Rewrite rules match and transform an expression. A rule is written using either the `@rule`

macro or the `@acrule`

macro. It creates a callable `Rule`

object.

Here is a simple rewrite rule, that uses formula for the double angle of the sine function:

```
using SymbolicUtils
@syms w z α::Real β::Real
r1 = @rule sin(2(~x)) => 2sin(~x)*cos(~x)
r1(sin(2z))
```

`2cos(z)*sin(z)`

The `@rule`

macro takes a pair of patterns – the *matcher* and the *consequent* (`@rule matcher => consequent`

). If an expression matches the matcher pattern, it is rewritten to the consequent pattern. `@rule`

returns a callable object that applies the rule to an expression.

`~x`

in the example is what is a **slot variable** named `x`

. In a matcher pattern, slot variables are placeholders that match exactly one expression. When used on the consequent side, they stand in for the matched expression. If a slot variable appears twice in a matcher pattern, all corresponding matches must be equal (as tested by `Base.isequal`

function). Hence this rule says: if you see something added to itself, make it twice of that thing, and works as such.

If you try to apply this rule to an expression with triple angle, it will return `nothing`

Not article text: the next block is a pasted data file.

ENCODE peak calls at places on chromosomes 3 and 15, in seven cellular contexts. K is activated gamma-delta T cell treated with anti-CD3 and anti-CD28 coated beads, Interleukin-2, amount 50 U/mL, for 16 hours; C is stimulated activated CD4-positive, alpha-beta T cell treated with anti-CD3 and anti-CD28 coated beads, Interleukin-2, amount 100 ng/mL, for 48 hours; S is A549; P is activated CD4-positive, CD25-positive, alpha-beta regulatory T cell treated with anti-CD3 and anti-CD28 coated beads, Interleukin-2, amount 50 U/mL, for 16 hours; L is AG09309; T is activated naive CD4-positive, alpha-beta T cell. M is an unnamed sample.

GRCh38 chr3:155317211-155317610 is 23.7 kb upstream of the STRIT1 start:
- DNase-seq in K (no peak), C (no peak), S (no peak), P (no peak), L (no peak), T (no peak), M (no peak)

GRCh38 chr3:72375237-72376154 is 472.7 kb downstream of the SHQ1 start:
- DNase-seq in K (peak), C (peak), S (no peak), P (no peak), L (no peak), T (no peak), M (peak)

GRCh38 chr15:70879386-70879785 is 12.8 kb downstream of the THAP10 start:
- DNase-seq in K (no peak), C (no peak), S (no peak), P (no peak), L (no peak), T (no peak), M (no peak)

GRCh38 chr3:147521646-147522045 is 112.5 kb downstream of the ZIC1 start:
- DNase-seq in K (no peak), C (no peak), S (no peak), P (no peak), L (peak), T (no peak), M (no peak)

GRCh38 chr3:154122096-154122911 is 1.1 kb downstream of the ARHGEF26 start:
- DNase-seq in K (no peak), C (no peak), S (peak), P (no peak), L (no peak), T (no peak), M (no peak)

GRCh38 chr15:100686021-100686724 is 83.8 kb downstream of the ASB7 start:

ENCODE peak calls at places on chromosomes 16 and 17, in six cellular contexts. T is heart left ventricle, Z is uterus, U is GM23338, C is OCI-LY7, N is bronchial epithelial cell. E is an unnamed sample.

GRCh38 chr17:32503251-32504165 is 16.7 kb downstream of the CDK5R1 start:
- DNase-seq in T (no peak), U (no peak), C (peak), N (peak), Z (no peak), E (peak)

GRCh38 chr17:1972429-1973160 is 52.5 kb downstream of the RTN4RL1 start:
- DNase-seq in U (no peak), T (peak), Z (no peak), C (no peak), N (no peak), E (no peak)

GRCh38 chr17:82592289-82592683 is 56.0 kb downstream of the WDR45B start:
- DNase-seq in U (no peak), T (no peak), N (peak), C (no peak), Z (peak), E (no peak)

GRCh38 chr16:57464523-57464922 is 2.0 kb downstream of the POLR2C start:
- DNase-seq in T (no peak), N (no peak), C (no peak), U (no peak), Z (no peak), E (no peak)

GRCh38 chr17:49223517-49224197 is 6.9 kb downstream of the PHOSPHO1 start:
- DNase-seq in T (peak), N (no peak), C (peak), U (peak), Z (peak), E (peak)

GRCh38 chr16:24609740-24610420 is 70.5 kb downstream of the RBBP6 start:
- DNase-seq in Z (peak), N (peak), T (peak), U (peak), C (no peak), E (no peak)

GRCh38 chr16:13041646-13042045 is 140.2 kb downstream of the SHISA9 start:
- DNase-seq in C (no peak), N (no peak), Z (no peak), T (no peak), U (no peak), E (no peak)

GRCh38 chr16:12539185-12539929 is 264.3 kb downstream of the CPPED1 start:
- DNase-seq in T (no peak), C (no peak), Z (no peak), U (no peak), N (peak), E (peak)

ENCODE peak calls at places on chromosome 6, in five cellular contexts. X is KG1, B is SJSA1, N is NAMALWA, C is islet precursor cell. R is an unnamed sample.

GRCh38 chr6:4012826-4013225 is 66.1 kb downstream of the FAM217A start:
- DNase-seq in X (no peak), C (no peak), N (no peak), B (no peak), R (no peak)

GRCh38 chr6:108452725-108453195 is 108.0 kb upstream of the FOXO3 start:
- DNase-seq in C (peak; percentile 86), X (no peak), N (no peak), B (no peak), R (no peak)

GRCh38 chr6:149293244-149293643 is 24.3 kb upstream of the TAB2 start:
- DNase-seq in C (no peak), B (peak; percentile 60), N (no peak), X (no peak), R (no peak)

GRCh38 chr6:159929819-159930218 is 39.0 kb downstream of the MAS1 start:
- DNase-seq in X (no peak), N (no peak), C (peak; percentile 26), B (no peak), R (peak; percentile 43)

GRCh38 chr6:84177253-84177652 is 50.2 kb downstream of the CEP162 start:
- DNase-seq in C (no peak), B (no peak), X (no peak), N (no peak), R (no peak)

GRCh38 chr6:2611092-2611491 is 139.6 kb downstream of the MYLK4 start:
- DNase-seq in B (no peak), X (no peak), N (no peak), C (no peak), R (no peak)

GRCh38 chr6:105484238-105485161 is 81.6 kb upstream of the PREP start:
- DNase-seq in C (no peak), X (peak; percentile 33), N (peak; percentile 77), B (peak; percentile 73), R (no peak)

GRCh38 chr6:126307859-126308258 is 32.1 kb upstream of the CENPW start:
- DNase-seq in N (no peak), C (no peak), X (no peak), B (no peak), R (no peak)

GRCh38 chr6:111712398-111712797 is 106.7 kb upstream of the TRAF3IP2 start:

– this is the way a rule signifies failure to match.

`r1(sin(3z)) === nothing`

`true`

Slot variable (matcher) is not necessary a single variable

`r1(sin(2*(w-z)))`

`2cos(w - z)*sin(w - z)`

but it must be a single expression

`r1(sin(2*(w+z)*(α+β))) === nothing`

`true`

Rules are of course not limited to single slot variable

```
r2 = @rule sin(~x + ~y) => sin(~x)*cos(~y) + cos(~x)*sin(~y);
r2(sin(α+β))
```

`sin(α)*cos(β) + cos(α)*sin(β)`

If you want to match a variable number of subexpressions at once, you will need a **segment variable**. `~~xs`

in the following example is a segment variable:

```
@syms x y z
@rule(+(~~xs) => ~~xs)(x + y + z)
```

```
3-element view(::Vector{Any}, 1:3) with eltype Any:
x
y
z
```

`~~xs`

is a vector of subexpressions matched. You can use it to construct something more useful:

```
r3 = @rule ~x * +(~~ys) => sum(map(y-> ~x * y, ~~ys));
r3(2 * (w+w+α+β))
```

`4w + 2α + 2β`

Notice that the expression was autosimplified before application of the rule.

`2 * (w+w+α+β)`

`2(α + β + 2w)`

Matcher pattern may contain slot variables with attached predicates, written as `~x::f`

where `f`

is a function that takes a matched expression and returns a boolean value. Such a slot will be considered a match only if `f`

returns true.

Similarly `~~x::g`

is a way of attaching a predicate `g`

to a segment variable. In the case of segment variables `g`

gets a vector of 0 or more expressions and must return a boolean value. If the same slot or segment variable appears twice in the matcher pattern, then at most one of the occurance should have a predicate.